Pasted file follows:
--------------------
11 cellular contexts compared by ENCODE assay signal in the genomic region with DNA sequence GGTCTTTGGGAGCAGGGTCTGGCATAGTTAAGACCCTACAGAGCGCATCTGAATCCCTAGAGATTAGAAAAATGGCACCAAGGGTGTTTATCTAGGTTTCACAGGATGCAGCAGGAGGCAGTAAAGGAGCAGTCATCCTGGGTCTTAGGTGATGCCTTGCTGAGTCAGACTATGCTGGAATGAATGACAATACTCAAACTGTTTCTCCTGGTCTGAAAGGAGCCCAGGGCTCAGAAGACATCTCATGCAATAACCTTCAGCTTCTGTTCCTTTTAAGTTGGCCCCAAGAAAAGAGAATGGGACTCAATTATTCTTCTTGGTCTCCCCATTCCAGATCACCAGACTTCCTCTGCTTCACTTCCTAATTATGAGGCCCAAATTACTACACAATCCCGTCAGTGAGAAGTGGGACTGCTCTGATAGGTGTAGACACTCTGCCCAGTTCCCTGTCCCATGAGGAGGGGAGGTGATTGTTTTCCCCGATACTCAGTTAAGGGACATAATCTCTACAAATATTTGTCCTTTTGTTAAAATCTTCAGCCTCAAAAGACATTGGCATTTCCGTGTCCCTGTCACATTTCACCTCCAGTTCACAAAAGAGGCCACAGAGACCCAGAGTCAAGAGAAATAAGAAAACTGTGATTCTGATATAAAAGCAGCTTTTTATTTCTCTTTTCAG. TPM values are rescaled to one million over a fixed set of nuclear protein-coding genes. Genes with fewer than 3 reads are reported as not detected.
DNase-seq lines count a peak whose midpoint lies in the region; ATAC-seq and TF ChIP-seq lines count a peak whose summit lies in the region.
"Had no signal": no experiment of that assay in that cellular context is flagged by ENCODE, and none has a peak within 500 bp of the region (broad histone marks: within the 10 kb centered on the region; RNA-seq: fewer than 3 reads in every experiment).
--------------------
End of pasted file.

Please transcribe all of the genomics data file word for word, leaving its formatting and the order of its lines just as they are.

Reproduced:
11 cellular contexts compared by ENCODE assay signal in the genomic region with DNA sequence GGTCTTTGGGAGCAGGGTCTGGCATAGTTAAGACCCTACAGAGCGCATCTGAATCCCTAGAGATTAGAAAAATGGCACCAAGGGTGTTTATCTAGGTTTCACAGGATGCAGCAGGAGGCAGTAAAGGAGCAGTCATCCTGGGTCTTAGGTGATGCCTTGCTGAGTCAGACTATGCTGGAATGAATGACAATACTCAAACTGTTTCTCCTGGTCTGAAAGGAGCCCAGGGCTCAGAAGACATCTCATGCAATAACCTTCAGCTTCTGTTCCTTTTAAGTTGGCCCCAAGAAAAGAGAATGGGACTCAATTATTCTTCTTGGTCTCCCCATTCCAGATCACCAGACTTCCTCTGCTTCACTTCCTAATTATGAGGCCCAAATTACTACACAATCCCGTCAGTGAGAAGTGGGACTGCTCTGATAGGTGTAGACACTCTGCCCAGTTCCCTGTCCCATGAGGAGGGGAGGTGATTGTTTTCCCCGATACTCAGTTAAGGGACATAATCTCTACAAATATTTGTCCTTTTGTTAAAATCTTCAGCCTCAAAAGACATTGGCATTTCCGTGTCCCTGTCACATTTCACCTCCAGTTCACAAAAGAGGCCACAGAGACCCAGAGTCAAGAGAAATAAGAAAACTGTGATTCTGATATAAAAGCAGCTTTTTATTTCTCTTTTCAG. TPM values are rescaled to one million over a fixed set of nuclear protein-coding genes. Genes with fewer than 3 reads are reported as not detected.
DNase-seq lines count a peak whose midpoint lies in the region; ATAC-seq and TF ChIP-seq lines count a peak whose summit lies in the region.
"Had no signal": no experiment of that assay in that cellular context is flagged by ENCODE, and none has a peak within 500 bp of the region (broad histone marks: within the 10 kb centered on the region; RNA-seq: fewer than 3 reads in every experiment).